“What kind of precedent is Cal Poly setting if they take away the International Concentration?” one graduate wrote. “They will be setting a precedent for close-minded education, small world thinking, and egocentric behavior.”

For people involved in the concentration, the concern isn’t so much that it could be eliminated, as why anyone would want to.

“The best thing you can continue to ask is why,” a faculty member told New Times. “And the why has nothing to do with the concentration.”

Over the summer, faculty members took their first vote on whether to eliminate the concentration. According to the college’s dean, Dave Christy, out of 50 faculty who voted, 25 wanted to discontinue the concentration, six wanted to keep it, and 19 wanted more discussion.

Faculty members were scheduled to hold a meeting on Sept. 15 to talk about the pros and cons and have a Q&A session about the concentration. They will then hold another vote, a process that will last about a week, and hope to reach a consensus. Given the previous vote—unless some people are swayed to keep the concentration rather than eliminate it, or the 19 undecided choose to keep it—Cal Poly will no longer have an international business concentration.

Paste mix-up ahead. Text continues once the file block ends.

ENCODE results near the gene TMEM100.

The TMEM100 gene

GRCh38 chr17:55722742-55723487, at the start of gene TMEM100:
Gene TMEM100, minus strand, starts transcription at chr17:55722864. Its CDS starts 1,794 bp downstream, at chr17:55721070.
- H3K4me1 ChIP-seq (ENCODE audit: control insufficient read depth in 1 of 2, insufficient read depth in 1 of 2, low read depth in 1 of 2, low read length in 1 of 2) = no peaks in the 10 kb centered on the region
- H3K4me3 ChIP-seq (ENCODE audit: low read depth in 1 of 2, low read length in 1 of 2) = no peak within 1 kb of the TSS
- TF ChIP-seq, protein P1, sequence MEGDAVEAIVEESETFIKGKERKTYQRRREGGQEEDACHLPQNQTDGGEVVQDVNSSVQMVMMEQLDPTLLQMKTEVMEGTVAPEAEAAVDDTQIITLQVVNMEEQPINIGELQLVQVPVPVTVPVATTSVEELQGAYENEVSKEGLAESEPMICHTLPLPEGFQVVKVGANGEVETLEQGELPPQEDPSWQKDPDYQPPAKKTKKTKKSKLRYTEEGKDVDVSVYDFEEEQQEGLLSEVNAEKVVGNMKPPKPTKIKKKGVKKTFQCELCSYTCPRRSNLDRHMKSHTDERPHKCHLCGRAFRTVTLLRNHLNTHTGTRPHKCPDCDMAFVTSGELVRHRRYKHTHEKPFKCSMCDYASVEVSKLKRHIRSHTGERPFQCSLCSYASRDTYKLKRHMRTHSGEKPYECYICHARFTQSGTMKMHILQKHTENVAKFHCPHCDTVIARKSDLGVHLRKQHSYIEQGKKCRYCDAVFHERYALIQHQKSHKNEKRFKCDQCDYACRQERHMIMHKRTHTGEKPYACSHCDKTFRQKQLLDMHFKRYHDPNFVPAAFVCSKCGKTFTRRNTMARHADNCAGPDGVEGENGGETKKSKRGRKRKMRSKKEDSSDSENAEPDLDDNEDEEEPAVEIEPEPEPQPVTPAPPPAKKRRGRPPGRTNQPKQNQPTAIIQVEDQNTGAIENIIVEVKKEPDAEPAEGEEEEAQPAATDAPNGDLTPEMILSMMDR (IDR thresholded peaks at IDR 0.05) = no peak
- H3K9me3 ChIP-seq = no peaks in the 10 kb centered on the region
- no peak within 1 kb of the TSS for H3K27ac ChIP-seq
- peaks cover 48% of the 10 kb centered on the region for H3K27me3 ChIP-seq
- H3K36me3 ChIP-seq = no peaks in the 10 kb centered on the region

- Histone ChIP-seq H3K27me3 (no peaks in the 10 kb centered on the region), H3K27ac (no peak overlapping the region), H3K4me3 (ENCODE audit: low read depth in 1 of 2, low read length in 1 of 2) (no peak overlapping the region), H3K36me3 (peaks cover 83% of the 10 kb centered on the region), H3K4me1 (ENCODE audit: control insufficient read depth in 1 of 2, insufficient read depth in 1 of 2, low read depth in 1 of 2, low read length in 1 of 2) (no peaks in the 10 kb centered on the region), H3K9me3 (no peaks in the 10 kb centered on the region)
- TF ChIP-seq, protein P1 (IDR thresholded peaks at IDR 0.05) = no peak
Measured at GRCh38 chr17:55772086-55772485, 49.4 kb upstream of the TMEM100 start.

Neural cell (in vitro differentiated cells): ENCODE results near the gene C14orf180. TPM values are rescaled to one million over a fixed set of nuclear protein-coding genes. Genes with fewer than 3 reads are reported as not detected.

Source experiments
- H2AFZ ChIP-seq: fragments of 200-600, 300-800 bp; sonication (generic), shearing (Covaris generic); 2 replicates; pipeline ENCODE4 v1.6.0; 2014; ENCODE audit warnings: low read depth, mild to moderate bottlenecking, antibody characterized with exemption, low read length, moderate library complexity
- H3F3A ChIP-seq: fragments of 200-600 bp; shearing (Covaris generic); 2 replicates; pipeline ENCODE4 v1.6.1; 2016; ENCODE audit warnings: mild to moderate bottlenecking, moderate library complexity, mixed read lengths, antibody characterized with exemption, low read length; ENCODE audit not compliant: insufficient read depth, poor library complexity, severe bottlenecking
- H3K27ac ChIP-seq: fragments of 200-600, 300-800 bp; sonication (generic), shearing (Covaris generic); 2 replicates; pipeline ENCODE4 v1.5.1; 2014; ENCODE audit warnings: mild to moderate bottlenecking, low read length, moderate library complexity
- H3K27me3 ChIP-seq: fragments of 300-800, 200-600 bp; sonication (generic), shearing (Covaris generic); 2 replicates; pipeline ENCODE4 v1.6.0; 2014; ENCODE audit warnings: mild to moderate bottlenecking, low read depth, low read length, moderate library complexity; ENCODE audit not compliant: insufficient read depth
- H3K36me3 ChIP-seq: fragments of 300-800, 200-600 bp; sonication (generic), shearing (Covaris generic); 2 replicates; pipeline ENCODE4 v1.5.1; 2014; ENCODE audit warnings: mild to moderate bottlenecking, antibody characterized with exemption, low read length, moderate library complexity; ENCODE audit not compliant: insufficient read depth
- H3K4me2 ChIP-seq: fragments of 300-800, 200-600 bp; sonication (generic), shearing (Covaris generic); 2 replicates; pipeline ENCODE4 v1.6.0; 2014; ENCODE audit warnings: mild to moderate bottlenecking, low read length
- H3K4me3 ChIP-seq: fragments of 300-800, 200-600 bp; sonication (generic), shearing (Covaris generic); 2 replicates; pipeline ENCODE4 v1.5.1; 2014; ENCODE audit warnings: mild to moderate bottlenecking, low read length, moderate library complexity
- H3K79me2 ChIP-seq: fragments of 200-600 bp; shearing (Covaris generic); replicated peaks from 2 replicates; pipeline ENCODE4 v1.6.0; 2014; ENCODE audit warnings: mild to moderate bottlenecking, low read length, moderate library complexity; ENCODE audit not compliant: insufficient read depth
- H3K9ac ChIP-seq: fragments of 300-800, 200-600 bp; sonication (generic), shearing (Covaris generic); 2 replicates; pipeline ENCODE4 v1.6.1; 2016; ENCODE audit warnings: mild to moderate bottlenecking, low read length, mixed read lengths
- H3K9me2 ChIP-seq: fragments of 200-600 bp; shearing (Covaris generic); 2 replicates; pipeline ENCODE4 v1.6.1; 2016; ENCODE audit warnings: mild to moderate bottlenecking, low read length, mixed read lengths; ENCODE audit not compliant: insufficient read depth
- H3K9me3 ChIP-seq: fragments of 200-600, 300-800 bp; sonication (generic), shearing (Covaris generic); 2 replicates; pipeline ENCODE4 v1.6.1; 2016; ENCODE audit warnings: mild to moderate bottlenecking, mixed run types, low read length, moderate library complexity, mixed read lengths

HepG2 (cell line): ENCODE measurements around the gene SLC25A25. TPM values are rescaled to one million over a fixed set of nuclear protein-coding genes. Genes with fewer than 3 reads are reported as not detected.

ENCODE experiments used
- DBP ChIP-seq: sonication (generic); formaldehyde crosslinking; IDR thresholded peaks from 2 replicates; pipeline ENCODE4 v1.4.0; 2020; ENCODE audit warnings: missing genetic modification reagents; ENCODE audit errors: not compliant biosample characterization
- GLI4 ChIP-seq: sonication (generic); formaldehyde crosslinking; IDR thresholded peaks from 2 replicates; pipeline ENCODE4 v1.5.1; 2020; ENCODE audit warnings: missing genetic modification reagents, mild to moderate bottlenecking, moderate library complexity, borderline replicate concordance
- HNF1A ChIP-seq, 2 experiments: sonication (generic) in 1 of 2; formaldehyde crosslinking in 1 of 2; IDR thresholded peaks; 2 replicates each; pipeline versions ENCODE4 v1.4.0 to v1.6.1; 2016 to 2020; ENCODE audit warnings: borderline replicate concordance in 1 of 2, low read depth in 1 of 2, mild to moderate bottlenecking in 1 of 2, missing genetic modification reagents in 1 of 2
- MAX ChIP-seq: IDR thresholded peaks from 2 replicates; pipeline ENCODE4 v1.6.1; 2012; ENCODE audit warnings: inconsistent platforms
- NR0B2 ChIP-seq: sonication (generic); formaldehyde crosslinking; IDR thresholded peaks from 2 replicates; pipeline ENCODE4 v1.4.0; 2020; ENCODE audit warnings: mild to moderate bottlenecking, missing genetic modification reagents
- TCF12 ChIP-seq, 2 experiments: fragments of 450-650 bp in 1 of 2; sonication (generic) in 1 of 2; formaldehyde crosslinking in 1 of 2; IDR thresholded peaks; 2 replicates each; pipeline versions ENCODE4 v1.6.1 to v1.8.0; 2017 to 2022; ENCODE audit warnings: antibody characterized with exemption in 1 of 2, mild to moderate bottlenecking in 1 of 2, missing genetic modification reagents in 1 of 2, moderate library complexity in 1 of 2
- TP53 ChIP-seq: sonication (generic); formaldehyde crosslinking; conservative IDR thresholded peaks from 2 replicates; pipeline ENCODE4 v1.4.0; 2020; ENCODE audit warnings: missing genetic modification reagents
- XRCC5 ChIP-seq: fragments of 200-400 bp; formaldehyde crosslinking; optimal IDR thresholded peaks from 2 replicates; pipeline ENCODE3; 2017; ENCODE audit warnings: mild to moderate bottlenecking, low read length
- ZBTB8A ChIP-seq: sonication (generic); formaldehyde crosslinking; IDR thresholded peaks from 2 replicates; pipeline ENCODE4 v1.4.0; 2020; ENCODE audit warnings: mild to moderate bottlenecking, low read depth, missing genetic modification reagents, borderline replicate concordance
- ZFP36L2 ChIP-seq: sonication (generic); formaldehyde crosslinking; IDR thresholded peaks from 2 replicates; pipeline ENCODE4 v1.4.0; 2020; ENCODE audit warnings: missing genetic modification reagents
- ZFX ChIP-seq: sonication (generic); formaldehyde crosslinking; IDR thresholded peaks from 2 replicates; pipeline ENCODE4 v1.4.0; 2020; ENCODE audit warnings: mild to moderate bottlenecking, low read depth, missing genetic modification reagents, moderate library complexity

Christy said the concentration, if eliminated, would continue to be available for students already within the program. No courses or faculty would be eliminated, he said. Really, the only thing that would change is a bullet point on business school diplomas.

At the time of the first vote, Christy said “there is an open agenda on this,” noting that eliminating the concentration had been a faculty-wide discussion for a while. More so, he said, programs are reviewed every year to test whether they’re still relevant or productive for students.

Christy emphasized that he didn’t believe the issue was that noteworthy or controversial or worth media attention.

But still, there’s no why.

At least one student in the program believes it was personal—that disagreements between professors, and between some faculty and the dean had led to the program’s potential downfall.

“It’s not about the program, it’s not about quality,” a faculty member said. “It’s about politics and philosophical differences.”